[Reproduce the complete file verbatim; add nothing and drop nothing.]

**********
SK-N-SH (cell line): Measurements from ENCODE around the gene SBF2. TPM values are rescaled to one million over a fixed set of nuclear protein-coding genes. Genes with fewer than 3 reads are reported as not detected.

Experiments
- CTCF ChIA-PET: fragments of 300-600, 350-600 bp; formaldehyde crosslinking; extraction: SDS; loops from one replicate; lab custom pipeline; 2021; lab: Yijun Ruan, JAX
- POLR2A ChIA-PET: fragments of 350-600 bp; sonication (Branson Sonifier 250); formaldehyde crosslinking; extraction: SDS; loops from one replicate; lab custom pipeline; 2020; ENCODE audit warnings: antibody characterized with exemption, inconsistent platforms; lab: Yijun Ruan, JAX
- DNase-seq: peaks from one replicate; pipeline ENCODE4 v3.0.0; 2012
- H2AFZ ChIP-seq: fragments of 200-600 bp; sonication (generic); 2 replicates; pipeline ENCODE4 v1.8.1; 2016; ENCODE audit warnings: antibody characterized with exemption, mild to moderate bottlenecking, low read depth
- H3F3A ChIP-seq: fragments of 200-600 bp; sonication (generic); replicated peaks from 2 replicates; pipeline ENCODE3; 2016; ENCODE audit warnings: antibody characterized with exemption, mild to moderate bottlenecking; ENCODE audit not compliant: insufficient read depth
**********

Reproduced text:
SK-N-SH (cell line): Measurements from ENCODE around the gene SBF2. TPM values are rescaled to one million over a fixed set of nuclear protein-coding genes. Genes with fewer than 3 reads are reported as not detected.

Experiments
- CTCF ChIA-PET: fragments of 300-600, 350-600 bp; formaldehyde crosslinking; extraction: SDS; loops from one replicate; lab custom pipeline; 2021; lab: Yijun Ruan, JAX
- POLR2A ChIA-PET: fragments of 350-600 bp; sonication (Branson Sonifier 250); formaldehyde crosslinking; extraction: SDS; loops from one replicate; lab custom pipeline; 2020; ENCODE audit warnings: antibody characterized with exemption, inconsistent platforms; lab: Yijun Ruan, JAX
- DNase-seq: peaks from one replicate; pipeline ENCODE4 v3.0.0; 2012
- H2AFZ ChIP-seq: fragments of 200-600 bp; sonication (generic); 2 replicates; pipeline ENCODE4 v1.8.1; 2016; ENCODE audit warnings: antibody characterized with exemption, mild to moderate bottlenecking, low read depth
- H3F3A ChIP-seq: fragments of 200-600 bp; sonication (generic); replicated peaks from 2 replicates; pipeline ENCODE3; 2016; ENCODE audit warnings: antibody characterized with exemption, mild to moderate bottlenecking; ENCODE audit not compliant: insufficient read depth